Lez Chic: The Creators of VEEA on androgynous fashion


Androgynous fashion has become so ubiquitous on the runway to the point of cliché.


You know that when the New York Times, bastion of irrelevance, writes about androgynous fashion that the trend has attained a kind of ubiquitous status in “Culture.” Once relegated to and valued primarily within lesbian subculture, androgyny has reached its stylistic apex in the fashion industry, as evinced by the recent “lesbian chic” trend as well as the emergence of a crop of respected labels like Marimacho and Original Tomboy.

androgynous-tomboy-blazer-silver-mainA personal favorite: VEEA’s silver blazer with purple lining

One of my favorite labels is VEEA: Androgynous Fashion, established by sisters (like, literal, biological sisters), Vee and A., in 2012. The quality of fabric, as well as the meticulous tailoring and construction, distinguish VEEA as an impressive label on the rise. Vee and A., whose names combine to give the label its name, also espouse a very thoughtful set of ethics, articulated in seven chapters on their website, pertaining to style, garment design, and the ideation of designer as artist:

The most important elements when designing clothing (known as “garments” in the trade) are fabric, draping and construction techniques…. [Secondary] considerations are color, value, line, shape, and fabric texture. All these elements are incorporated into a theme that designers work in for the duration of each collection.

A fashion designer is an artist. Fabric is to a fashion designer as watercolor is to an artist whose medium is watercolor. Draping and construction techniques, behavior of the chosen fabric and placement of fabric grain and seam lines are the artist’s language – the style that allows the artist to communicate how he views the world.

Although style changes over time, the basic pattern and form of clothing remains the same because the human body hasn’t changed much in thousands of years. A designer’s style and uniqueness comes from his understanding of the basics of fashion construction and finishing touches….

androgynous-fashion-debut-blue-jacketFrom the Classic Collection

“Style is the same as ethics,” A. Lee told me in a recent interview. Below is a continuation of our discussion, about VEEA, the aesthetic of androgyny as it has been adopted by the fashion industry, and 2014 style trends.

12363_613933271987722_1229648039_nFrom the new January collection

AfterEllen: What was the impetus behind the creation of VEEA?

VEEA: We wanted to create what we couldn’t find, namely, beautifully designed clothing for people who couldn’t find what they’re looking for in the women’s department.

AE: “Androgynous fashion” has become all the rage in fashion the past couple of years. What does it mean to you? How do you think the fashion industry has incorporated androgyny into their designs and aesthetic?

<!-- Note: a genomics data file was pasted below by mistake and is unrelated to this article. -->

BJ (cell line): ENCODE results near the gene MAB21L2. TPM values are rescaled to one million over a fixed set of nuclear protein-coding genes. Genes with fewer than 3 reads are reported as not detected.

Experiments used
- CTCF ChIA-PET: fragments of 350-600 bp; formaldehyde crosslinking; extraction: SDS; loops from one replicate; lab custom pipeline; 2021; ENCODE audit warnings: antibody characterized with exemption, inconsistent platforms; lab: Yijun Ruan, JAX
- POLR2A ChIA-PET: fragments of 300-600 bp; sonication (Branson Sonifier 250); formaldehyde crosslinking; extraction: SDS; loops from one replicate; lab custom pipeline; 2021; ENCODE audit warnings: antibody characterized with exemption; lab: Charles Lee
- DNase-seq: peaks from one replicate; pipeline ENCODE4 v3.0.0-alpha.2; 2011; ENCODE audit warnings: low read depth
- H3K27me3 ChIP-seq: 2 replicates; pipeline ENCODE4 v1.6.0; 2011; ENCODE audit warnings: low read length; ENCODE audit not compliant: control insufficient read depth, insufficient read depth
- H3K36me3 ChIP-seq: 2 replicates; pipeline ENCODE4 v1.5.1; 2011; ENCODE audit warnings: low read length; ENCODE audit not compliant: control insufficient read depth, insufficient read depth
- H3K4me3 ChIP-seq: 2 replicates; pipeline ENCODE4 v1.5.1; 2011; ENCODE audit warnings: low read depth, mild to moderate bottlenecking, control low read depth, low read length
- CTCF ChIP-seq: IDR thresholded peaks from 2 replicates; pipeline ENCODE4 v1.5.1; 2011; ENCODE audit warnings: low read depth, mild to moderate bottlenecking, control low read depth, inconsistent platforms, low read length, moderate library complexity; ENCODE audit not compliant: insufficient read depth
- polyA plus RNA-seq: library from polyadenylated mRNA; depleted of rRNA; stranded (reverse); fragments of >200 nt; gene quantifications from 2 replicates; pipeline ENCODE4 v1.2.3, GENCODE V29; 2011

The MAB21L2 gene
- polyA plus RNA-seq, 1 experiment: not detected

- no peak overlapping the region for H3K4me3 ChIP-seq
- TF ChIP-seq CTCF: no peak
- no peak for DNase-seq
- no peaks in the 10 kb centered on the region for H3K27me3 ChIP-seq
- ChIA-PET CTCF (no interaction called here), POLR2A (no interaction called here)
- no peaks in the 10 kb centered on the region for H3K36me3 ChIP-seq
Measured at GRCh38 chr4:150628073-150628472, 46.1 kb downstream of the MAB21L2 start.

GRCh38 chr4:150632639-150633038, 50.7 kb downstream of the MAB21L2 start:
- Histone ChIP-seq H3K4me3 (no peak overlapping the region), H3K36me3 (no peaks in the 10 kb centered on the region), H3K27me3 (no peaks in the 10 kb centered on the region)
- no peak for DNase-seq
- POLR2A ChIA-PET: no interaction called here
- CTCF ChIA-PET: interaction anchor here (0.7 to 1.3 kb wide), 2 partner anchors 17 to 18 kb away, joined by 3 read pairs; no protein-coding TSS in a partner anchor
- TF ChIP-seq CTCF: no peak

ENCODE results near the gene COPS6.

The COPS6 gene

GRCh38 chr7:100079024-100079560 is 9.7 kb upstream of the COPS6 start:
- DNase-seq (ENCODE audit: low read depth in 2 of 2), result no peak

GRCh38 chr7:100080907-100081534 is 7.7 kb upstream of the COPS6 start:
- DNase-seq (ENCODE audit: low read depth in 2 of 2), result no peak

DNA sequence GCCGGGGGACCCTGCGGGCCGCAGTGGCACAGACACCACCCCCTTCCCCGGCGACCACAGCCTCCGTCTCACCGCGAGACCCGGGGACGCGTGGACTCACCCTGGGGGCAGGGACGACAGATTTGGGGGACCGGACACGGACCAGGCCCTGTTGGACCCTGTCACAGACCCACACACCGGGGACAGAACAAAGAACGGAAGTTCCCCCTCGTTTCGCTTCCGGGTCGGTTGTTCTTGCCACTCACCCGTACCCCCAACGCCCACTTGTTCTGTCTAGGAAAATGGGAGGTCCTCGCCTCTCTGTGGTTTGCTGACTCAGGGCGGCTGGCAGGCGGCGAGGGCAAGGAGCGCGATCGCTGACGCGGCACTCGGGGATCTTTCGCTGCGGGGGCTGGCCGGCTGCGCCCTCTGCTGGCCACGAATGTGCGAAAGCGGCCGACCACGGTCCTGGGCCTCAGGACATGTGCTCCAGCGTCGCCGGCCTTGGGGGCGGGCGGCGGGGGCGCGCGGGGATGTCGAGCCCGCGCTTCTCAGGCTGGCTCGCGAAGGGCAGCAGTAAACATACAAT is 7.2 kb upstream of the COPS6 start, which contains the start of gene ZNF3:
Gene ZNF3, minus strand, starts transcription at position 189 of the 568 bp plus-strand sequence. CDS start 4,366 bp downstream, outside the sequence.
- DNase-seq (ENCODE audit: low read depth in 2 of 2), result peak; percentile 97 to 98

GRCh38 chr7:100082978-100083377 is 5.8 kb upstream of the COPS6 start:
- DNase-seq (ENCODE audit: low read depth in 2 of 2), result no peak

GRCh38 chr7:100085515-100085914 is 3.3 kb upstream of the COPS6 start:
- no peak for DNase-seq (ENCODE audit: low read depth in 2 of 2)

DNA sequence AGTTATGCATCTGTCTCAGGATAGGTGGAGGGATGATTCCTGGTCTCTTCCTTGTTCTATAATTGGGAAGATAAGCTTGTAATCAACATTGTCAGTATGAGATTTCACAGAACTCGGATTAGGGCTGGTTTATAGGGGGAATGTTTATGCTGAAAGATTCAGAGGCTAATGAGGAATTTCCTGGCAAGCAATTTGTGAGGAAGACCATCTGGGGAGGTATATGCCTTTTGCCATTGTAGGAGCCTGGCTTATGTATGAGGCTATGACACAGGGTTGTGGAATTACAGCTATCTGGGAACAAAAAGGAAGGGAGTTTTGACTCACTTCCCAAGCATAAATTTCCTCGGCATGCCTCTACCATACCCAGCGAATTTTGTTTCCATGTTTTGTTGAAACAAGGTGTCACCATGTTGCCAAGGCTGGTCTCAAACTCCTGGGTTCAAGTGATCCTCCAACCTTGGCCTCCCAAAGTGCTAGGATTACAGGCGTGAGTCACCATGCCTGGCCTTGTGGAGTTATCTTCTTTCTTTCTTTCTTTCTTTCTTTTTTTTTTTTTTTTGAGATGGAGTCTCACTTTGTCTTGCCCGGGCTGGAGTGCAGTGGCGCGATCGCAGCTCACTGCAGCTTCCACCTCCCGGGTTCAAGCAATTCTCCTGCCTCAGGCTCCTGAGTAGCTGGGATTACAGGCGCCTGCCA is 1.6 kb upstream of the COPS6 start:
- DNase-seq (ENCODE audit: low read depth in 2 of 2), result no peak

VEEA: Androgynous clothing is what you put on and can say to yourself, “Hey, this looks very much like me.” I think what’s missing from the fashion industry’s incorporation of androgyny into their designs and aesthetics is designs, aesthetics and fitting that are actually what people seek.

AE: How do you see the burgeoning market of androgynous fashion directed toward the queer woman? Do you think queer women have a newfound appreciation for fashion? Does it point to the fact that “the style makes the man” — that is, how you dress has a clear influence on your gender presentation?

VEEA: The market is fairly new and is still creating what has been missing. It’s similar to an artist that’s trying to find her voice. Once that’s found, creativity and originality can really flourish. I think the clothes you feel comfortable in, specifically — clothes that make you feel like you, has a clear influence on your gender presentation.

AE: Without using the word “androgynous,” how would you describe the aesthetic of VEEA? What, in terms of tailoring or palette or sensibility or aesthetic influence, is iconoclastic to the brand?

VEEA: [We make] clothing that you can wear and feel like “you” without compromising design, style, and aesthetics.

AE: How has your label been regarded by the fashion industry? Do you feel there is a place for VEEA, as well as other labels that make clothing specifically for queer women?

VEEA: The word on the street is that we make great fitting and stylish clothes accompanied by excellent workmanship. You’ll have to try us out to find out. [And,] although some brands overlap slightly, I think each brand has a different idea of who they’re designing for.


AE: What is the fashion climate for 2014? What is big in terms of trends, and how, if at all, do you plan to incorporate them into your designs?

VEEA: We listen to our customers, see what they like, and watch what they wear. We look at what’s out in the streets that no one else is paying attention to but keeps showing up. We throw in our ideas. Then, we go to work. Sometimes we see a theme from a movie, play or show that we really like. Then we set that theme as the mood and go to work. This is generally how we start each collection.

AE: Shirts, jackets, pants, ties—is there any other type of clothing that you plan to design?

VEEA: Suits and tuxedos.

Visit androgynousfashion.com to find out more about VEEA.

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